A reflection by Hetty Stok on Mark 6:30-44.
It’s been a busy morning. We started with a debriefing, telling Jesus what’s been going on. The teaching, the healing, the people. Oh, the people! They just keep coming! I was relieved when Jesus suggested going over the lake to a quiet field and just relax for a spell. But from the water we could see the crowds following us along the shoreline. My heart sank; couldn’t we have a moment to ourselves?
As we stepped onto the shore the people caught up with us. Jesus kept walking as if he could shake them off, or perhaps hoping they would realise we wanted some time away from them. I know that’s what the rest of us were hoping.
No he wasn’t walking from them. He was leading them. He wasn’t trying to shake them off. He was gathering them closer. When we reached the quiet green-grassy hill where we should have had our restful afternoon, Jesus directed the crowd to sit. Then he taught them. Not the “rules and regulations” kind of teaching you can usually get from the rabbis, but stories. Stories about ordinary folk – shepherds, widows, arguing brothers and the like. My favourite was the good shepherd one. Imagine leaving 99 sheep and going off after one stupid lamb! I guess it’s like that Psalm King David wrote – the good shepherd will always care for his sheep; even the stupid little ones.
Well, I reckon it’s time to send this lot home. It’s getting onto dinner time and if they’re like us they won’t have had lunch either. Peter is talking to Jesus. I can’t believe it! He wants us to feed everyone!
James is scouting around in case someone’s brought enough food for 5000 people. Well that’s not going to happen. He comes back with a meager 5 loaves and 2 fish, and hands them to Jesus. As if it were a banquet spread out for a king, Jesus holds them up to the sky and thanks God for the bounty.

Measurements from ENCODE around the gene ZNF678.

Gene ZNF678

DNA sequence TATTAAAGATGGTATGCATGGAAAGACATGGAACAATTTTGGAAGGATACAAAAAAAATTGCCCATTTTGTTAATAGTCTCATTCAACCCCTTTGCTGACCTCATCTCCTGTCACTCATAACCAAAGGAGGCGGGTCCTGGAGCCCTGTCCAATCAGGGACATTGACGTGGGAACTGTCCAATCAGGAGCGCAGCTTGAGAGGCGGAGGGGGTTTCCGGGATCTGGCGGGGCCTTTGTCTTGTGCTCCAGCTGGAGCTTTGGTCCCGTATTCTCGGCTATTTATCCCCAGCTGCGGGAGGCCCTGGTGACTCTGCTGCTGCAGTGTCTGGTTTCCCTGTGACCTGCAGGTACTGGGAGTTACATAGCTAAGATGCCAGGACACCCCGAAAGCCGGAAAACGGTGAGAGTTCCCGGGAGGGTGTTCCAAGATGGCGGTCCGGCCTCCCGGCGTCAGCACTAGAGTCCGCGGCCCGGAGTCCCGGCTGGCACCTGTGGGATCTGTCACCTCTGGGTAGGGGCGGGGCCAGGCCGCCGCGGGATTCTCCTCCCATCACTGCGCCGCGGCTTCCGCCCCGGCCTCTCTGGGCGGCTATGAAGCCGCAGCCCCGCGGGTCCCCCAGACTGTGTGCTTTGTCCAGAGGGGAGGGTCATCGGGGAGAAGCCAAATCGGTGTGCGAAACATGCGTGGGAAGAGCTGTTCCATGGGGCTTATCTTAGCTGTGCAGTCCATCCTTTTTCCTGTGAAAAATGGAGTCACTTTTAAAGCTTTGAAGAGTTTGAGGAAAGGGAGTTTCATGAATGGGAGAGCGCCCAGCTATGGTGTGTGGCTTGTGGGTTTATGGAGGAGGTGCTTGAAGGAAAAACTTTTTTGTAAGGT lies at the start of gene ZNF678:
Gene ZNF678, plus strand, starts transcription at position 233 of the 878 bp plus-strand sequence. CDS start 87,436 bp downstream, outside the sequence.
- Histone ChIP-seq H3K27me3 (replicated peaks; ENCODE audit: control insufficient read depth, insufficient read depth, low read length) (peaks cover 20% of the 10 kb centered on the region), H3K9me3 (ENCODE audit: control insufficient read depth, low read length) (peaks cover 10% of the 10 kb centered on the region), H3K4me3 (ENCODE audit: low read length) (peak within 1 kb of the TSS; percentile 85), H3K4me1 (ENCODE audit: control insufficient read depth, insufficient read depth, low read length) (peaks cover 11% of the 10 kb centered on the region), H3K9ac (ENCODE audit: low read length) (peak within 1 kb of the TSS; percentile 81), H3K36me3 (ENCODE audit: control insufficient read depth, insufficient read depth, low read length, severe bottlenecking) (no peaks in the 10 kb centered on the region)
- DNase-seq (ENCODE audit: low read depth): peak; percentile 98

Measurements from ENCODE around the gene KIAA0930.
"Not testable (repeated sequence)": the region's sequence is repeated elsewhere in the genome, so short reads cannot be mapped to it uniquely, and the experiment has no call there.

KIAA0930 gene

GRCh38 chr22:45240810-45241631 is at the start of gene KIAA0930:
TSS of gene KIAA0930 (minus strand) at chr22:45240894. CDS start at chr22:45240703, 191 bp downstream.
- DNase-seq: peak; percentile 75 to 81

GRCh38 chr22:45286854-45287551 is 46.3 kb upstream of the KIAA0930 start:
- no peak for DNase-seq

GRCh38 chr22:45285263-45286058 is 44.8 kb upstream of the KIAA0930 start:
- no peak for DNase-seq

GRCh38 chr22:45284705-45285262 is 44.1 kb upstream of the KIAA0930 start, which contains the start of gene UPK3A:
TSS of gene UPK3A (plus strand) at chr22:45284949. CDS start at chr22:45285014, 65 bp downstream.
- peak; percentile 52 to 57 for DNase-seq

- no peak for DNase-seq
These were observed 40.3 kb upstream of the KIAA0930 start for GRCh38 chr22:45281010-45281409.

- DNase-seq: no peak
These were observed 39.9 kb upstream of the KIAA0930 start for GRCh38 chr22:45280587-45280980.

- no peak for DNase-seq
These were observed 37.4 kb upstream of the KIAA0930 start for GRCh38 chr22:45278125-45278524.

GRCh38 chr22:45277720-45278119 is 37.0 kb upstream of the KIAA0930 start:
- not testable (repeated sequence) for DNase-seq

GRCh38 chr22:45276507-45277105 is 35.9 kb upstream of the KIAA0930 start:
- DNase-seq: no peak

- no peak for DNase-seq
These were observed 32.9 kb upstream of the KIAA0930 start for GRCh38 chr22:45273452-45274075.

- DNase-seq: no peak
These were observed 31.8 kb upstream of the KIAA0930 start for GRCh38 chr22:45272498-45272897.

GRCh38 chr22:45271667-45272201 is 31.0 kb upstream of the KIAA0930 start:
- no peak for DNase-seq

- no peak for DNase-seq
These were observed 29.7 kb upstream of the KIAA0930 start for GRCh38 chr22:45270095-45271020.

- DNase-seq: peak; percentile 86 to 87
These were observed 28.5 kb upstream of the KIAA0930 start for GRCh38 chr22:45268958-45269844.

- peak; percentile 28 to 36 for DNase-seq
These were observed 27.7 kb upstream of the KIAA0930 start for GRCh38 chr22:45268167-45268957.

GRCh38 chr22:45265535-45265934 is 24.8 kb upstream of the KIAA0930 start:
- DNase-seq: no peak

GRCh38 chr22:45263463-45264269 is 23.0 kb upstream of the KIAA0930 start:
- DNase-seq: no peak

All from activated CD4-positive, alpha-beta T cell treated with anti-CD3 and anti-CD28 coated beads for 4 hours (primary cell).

I’m calculating that every man woman and child might get a crumb each and they’ll probably start a riot to get that much.
Jesus gives me a handful of bread – no, it’s more than an armful. I walk among the people who calmly take what they need. Some take a bit more, and when I get back to Jesus he again fills my arms with provisions. The people have eaten all they want. Now they are lounging in the grass patting their bellies with satisfaction. “No thanks mate,” they say, as we collect the leftovers and bring it back to Jesus.
Jesus, like a shepherd, lead us.
Much we need thy tender care.
In pleasant pastures feed us.
All our sin and grief to bear.
Today I was a stupid little lamb. I started well – focused on Jesus, following him, listening to him. But I wandered: I focused on myself – my need for rest, my hunger, me, me, me. I stopped listening even when He was speaking loudly with His actions. I was hungry even when I had my arms full of food. Lord, forgive me my blind stupidly. Hook your shepherd’s staff around my neck and bring me close to you again. Because that’s where I want to be.